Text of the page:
NEW YORK (Reuters Health) - A higher body mass index (BMI) is associated with lower survival rates in women with breast cancer, according to a report in the July 10th issue of the Journal of Clinical Oncology.
“We have found strong evidence that high BMI and a recent pregnancy are associated with a poorer prognosis after a diagnosis of breast cancer,” Dr. Gillian C. Barnett told Reuters Health. “Our study suggests that advice on weight loss should be given to all obese patients with breast cancer.”
Dr. Barnett from Addenbrooke’s Hospital, Cambridge, UK and colleagues investigated the impact of established risk factors for incident breast cancer on overall survival after a diagnosis of breast cancer, using data from the Studies of Epidemiology and Risk Factors in Cancer Heredity.
Women with the highest BMIs were 52 percent more likely to die than women with the lowest BMIs, the investigators report. BMI is the ratio of weight to height, which is often used to see if a patient’s weight is outside normal parameters.
“The Women’s Interventional Nutritional Study reported improved event-free survival in women randomly assigned to a reduced fat diet (associated with weight loss),” Barnett pointed out. “Further definitive clinical weight loss intervention trials in breast cancer populations are required to further clarify the relationship between breast cancer mortality and BMI.”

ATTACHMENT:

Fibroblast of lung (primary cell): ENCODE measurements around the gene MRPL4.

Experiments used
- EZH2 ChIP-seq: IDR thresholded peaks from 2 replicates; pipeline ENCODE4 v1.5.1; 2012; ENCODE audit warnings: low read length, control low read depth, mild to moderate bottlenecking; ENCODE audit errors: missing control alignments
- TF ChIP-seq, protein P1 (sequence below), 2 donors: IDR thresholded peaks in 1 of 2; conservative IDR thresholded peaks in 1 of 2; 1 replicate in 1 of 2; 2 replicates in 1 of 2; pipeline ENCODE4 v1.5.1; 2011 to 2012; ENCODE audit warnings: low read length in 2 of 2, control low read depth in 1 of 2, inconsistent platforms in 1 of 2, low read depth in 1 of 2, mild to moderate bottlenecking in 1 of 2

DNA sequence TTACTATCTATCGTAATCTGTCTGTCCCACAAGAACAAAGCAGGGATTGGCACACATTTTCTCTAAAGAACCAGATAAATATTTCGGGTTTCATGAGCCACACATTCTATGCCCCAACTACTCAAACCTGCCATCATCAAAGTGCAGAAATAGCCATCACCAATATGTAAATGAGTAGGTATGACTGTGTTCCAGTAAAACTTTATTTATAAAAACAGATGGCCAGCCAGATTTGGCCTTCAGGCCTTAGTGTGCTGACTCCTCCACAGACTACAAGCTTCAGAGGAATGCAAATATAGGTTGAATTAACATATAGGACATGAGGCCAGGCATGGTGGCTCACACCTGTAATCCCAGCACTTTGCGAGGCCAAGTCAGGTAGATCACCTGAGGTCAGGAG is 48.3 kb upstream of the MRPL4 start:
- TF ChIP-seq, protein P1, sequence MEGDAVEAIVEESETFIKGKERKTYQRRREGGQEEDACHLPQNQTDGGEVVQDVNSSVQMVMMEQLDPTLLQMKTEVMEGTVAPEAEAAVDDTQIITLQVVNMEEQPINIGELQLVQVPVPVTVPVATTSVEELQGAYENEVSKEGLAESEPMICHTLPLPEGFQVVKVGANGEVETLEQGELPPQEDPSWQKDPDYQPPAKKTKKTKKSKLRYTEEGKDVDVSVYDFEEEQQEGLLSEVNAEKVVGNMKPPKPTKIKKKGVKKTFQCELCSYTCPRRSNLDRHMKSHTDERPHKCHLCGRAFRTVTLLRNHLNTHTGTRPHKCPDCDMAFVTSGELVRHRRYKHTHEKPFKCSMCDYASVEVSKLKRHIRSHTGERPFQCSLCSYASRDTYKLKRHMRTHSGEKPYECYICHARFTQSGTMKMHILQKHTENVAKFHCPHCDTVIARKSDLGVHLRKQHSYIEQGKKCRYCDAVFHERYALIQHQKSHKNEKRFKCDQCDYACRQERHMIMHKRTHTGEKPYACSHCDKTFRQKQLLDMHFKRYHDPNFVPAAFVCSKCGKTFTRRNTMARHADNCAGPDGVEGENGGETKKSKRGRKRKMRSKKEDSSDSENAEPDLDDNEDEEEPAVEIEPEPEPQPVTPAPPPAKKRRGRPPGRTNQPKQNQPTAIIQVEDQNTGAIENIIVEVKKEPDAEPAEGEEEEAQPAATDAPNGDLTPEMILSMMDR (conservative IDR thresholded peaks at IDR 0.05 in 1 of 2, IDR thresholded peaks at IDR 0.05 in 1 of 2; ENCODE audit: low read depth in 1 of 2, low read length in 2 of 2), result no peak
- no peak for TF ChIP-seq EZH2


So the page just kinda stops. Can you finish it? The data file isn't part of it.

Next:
Survival was also significantly worse in women who had four or more full-term pregnancies and in women whose last pregnancy was more recent, the report indicates.
In contrast, the team found that prognosis improved with recent alcohol consumption, with light to moderate drinking reducing the risk of dying by 22 percent.
“The association between alcohol consumption and improved survival is surprising,” Barnett commented. “The results of several other studies have not shown such an association.”
SOURCE: Journal of Clinical Oncology, July 10, 2008.